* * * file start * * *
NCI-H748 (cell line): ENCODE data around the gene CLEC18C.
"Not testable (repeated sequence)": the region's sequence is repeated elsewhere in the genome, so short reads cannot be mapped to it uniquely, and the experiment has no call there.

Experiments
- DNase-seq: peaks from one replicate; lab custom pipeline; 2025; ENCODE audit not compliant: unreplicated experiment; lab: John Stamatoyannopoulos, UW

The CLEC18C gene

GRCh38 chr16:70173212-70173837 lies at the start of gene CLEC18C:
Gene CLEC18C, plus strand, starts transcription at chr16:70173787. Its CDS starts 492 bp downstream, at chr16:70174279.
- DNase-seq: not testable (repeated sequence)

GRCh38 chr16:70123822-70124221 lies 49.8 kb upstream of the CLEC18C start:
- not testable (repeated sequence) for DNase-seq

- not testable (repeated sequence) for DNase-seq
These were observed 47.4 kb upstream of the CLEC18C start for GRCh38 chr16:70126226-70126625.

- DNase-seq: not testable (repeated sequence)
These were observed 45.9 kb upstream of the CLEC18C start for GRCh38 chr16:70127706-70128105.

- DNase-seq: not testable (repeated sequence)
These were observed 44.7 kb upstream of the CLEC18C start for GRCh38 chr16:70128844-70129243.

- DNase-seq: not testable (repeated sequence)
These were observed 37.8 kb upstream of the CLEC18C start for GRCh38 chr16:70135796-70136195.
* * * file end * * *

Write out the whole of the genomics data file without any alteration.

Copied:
NCI-H748 (cell line): ENCODE data around the gene CLEC18C.
"Not testable (repeated sequence)": the region's sequence is repeated elsewhere in the genome, so short reads cannot be mapped to it uniquely, and the experiment has no call there.

Experiments
- DNase-seq: peaks from one replicate; lab custom pipeline; 2025; ENCODE audit not compliant: unreplicated experiment; lab: John Stamatoyannopoulos, UW

The CLEC18C gene

GRCh38 chr16:70173212-70173837 lies at the start of gene CLEC18C:
Gene CLEC18C, plus strand, starts transcription at chr16:70173787. Its CDS starts 492 bp downstream, at chr16:70174279.
- DNase-seq: not testable (repeated sequence)

GRCh38 chr16:70123822-70124221 lies 49.8 kb upstream of the CLEC18C start:
- not testable (repeated sequence) for DNase-seq

- not testable (repeated sequence) for DNase-seq
These were observed 47.4 kb upstream of the CLEC18C start for GRCh38 chr16:70126226-70126625.

- DNase-seq: not testable (repeated sequence)
These were observed 45.9 kb upstream of the CLEC18C start for GRCh38 chr16:70127706-70128105.

- DNase-seq: not testable (repeated sequence)
These were observed 44.7 kb upstream of the CLEC18C start for GRCh38 chr16:70128844-70129243.

- DNase-seq: not testable (repeated sequence)
These were observed 37.8 kb upstream of the CLEC18C start for GRCh38 chr16:70135796-70136195.